Biden And Xi Jinping Maintain Telephone Name — Their First In Months : NPR

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President Biden makes remarks on the federal response to Hurricane Ida in Washington on September 2, 2021. On Thursday, Biden and Chinese President Xi Jinping spoke on the phone for only the second time since he took office. Chip Somodevilla / Getty Images Hide caption

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President Biden makes remarks on the federal response to Hurricane Ida in Washington on September 2, 2021. On Thursday, Biden and Chinese President Xi Jinping spoke on the phone for only the second time since he took office.

Chip Somodevilla / Getty Images

President Biden held a phone call on Thursday with Chinese leader Xi Jinping, only the second since he took office, in an US-initiated attempt to stabilize the relationship and persuade Beijing to make substantial commitments in the face of intensifying competition.

The world’s two largest economies are at a stalemate fueled by simmering disagreements on issues such as trade, technology and human rights. That has affected communication and cooperation between Washington and Beijing.

The White House said in a statement that Biden and Xi “had a broad, strategic discussion, discussing areas where our interests converge and areas where our interests, values ​​and perspectives diverge.”

“You have agreed to be open and direct on both issues,” said the White House.

The Biden administration has said the US welcomes competition with China but wants to work together on areas of common concern such as climate change. Chinese officials say it is unrealistic for the US to expect cooperation while taking steps Beijing considers harmful to China’s interests.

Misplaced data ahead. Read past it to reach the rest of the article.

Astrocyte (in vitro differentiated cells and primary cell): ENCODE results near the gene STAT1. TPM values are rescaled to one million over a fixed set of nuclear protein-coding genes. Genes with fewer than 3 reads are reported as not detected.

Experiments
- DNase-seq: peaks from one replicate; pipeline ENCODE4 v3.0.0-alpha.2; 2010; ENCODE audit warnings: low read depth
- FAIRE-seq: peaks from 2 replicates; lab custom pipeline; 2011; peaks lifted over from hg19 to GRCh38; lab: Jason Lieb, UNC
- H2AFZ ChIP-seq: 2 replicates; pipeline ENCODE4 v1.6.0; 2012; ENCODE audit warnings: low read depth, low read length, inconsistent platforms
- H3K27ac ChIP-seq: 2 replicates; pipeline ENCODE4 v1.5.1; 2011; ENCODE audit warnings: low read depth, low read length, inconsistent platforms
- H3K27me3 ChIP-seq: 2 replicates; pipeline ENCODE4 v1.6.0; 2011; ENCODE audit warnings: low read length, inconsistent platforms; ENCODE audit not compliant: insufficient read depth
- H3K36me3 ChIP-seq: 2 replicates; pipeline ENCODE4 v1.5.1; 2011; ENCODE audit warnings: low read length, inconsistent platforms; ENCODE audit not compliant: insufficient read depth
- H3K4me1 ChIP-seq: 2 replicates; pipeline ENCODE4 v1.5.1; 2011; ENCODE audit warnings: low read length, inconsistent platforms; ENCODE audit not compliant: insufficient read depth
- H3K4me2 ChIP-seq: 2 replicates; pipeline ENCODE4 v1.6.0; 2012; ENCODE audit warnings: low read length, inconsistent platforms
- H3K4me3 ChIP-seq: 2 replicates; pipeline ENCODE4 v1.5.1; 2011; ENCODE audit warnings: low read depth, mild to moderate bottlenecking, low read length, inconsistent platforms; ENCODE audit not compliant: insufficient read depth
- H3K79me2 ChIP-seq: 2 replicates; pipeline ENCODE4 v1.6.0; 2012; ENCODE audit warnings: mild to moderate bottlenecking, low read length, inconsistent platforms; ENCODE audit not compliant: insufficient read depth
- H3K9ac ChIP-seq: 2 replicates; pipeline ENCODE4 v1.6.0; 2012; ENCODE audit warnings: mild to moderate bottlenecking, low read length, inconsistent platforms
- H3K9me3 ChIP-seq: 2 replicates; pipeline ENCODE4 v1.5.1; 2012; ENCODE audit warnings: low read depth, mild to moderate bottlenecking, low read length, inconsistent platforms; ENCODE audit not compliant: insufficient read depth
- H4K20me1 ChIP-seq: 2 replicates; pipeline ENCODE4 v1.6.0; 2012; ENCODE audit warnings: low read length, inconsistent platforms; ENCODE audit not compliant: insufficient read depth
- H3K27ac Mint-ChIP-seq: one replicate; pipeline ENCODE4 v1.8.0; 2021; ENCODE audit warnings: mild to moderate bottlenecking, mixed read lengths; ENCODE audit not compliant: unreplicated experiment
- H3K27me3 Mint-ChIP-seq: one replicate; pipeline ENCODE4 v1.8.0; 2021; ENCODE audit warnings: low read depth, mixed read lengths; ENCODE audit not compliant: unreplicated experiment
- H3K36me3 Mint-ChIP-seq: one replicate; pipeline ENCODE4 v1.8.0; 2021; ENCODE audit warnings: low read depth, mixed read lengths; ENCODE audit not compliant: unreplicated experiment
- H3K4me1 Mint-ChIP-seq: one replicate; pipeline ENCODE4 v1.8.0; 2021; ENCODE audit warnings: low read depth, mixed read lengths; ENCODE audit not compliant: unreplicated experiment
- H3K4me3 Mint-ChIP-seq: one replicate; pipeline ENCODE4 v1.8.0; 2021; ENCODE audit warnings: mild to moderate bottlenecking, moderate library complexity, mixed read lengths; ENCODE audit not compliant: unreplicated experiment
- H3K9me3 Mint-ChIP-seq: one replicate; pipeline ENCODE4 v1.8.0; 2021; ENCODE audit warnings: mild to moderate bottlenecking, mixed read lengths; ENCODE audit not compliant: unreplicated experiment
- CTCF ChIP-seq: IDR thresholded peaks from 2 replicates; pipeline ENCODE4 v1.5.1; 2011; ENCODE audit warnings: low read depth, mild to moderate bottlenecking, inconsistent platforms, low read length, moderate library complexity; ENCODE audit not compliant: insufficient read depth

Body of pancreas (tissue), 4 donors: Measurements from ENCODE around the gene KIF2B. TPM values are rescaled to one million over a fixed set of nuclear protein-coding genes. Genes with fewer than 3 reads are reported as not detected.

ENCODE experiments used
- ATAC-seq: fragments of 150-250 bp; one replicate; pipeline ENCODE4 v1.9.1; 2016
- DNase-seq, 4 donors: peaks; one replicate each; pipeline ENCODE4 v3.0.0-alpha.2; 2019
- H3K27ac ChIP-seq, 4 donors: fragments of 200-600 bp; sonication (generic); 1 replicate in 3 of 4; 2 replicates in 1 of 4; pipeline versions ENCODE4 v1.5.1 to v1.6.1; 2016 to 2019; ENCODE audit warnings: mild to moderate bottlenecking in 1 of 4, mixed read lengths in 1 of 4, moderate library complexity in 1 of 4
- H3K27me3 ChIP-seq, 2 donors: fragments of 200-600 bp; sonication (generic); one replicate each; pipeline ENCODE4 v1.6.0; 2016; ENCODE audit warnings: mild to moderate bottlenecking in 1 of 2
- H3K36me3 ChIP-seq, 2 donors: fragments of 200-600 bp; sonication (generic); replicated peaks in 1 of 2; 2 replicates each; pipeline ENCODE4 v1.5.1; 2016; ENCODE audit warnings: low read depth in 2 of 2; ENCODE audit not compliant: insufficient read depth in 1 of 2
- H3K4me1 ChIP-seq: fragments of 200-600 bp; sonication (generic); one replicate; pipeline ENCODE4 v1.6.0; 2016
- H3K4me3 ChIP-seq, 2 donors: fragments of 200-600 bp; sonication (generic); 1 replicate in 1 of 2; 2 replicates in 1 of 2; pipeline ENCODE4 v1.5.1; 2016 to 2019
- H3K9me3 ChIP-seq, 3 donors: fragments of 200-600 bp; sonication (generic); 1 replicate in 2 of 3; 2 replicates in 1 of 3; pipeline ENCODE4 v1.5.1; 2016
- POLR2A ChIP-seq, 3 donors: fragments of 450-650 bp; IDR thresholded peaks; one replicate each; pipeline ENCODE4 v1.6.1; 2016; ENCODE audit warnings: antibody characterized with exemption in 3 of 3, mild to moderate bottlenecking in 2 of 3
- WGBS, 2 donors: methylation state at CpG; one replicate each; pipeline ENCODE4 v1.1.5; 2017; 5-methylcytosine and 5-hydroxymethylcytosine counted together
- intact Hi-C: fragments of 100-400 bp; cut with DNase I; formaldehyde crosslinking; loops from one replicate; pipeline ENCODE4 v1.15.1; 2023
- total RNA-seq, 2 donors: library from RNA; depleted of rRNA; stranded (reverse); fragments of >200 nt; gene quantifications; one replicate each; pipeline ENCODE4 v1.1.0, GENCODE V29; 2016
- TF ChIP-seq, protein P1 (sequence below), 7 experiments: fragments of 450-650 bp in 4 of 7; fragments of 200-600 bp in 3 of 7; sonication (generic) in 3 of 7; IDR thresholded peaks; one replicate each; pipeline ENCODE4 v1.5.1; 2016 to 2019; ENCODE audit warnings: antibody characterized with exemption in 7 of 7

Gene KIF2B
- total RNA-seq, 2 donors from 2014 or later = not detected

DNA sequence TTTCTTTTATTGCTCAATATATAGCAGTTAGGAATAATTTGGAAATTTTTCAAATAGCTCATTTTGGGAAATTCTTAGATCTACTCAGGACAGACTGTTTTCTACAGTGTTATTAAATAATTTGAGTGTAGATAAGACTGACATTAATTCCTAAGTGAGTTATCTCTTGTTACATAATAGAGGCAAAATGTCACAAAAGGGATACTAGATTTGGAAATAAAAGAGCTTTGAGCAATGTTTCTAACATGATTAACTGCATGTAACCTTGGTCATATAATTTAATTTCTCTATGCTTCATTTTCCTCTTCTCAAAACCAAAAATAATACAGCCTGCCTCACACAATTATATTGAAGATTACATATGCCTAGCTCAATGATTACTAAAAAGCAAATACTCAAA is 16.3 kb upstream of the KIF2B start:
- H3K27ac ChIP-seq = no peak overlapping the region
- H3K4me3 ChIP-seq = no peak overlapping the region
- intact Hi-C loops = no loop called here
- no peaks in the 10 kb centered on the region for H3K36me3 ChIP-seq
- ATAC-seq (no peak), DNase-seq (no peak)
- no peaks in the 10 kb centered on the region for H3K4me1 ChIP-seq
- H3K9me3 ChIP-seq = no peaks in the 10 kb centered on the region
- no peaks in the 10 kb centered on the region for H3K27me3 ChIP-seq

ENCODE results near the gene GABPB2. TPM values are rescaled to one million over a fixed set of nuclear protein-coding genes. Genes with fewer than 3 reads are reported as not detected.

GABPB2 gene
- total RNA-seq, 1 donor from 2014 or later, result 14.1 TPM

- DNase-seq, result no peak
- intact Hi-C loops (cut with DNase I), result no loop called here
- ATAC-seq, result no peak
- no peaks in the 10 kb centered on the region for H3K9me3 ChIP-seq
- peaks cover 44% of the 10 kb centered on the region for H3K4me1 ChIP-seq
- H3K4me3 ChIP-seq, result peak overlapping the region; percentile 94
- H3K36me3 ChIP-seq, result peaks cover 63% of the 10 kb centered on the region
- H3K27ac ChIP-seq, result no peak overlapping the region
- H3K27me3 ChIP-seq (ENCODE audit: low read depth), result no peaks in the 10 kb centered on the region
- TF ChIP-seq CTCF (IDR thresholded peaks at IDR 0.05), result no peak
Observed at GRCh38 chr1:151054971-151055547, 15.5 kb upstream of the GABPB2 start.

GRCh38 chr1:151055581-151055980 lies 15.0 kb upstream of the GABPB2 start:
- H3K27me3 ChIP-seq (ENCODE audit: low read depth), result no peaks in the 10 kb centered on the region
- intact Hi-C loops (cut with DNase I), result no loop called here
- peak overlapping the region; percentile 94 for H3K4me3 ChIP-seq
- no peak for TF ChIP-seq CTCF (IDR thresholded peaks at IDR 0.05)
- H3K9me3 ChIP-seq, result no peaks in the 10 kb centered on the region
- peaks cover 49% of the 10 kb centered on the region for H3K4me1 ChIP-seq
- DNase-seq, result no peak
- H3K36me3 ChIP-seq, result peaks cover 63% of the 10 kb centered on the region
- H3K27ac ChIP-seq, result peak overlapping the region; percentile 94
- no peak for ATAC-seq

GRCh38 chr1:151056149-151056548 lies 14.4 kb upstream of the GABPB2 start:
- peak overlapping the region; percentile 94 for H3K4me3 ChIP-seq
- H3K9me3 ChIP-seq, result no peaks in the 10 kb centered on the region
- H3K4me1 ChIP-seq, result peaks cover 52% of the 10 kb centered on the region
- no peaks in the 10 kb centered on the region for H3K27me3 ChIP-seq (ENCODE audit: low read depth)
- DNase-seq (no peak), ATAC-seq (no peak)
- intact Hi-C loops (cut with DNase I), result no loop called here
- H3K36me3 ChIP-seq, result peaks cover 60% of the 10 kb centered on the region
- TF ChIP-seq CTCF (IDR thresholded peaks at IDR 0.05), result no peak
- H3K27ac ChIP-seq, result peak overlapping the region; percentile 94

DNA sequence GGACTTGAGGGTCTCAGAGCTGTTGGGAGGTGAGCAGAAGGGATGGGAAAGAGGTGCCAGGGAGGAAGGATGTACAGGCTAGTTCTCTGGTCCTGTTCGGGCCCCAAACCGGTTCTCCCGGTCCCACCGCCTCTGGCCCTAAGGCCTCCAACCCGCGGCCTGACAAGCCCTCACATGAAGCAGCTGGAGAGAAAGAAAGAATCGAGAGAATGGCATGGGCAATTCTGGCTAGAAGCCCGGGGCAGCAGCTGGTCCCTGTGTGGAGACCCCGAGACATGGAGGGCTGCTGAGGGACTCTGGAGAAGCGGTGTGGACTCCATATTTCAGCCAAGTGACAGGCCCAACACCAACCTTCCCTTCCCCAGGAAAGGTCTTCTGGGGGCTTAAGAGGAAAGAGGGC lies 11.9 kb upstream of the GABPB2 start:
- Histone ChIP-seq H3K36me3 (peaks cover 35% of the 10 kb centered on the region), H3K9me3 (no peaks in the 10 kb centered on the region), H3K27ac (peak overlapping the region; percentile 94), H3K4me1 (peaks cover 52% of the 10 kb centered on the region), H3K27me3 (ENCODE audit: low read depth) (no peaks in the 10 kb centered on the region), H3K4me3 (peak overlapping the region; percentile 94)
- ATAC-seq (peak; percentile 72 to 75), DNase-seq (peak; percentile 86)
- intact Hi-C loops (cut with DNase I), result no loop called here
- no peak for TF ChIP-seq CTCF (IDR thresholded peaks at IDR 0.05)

The White House statement said the two heads of state and government had “discussed the responsibility of both nations to ensure that competition does not get into conflict”.

The call comes because Biden’s approval ratings are plummeting at home, in part due to the way he handled the U.S. exit from Afghanistan. With the withdrawal now complete, however, the president is turning back to US relations with China, which he has identified as his top foreign policy priority.

At the end of August, Biden emphasized his priorities in a speech on the US exit from Afghanistan.

“We are in serious competition with China. We are dealing with Russia on several fronts. We are facing cyber attacks and the proliferation of nuclear weapons,” he said.

“And there is nothing China or Russia would rather like to see more of in this competition than the United States being stuck in Afghanistan for another decade.”

Biden and Xi are expected to attend the G-20 meeting in Rome next month, despite speculation that Xi might not be able to attend in person. Chinese and US leaders have traditionally held a bilateral summit on the sidelines of the meeting, but it is unclear whether that will happen this year.

A senior Biden government official said the idea for Thursday’s call came out of frustration with a perceived unwillingness of subordinate Chinese officials to “have serious or substantive discussions.”

The official said Biden initiated the call with Xi “to really have a broad and strategic discussion on how to manage competition between the United States and China.”

“It is very likely that leadership engagement is really what it takes to get the ball forward,” said the official.

But it was unclear how receptive Xi would be.

Xi has amassed more power than any other Chinese leader since Mao Zedong and is poised for a rare third term as Communist Party leader next year and President in 2023.

Since Xi has so much power and “does not have to appear for anyone above him,” said the senior administrative official, the call would be a test of saying that he may have more leeway.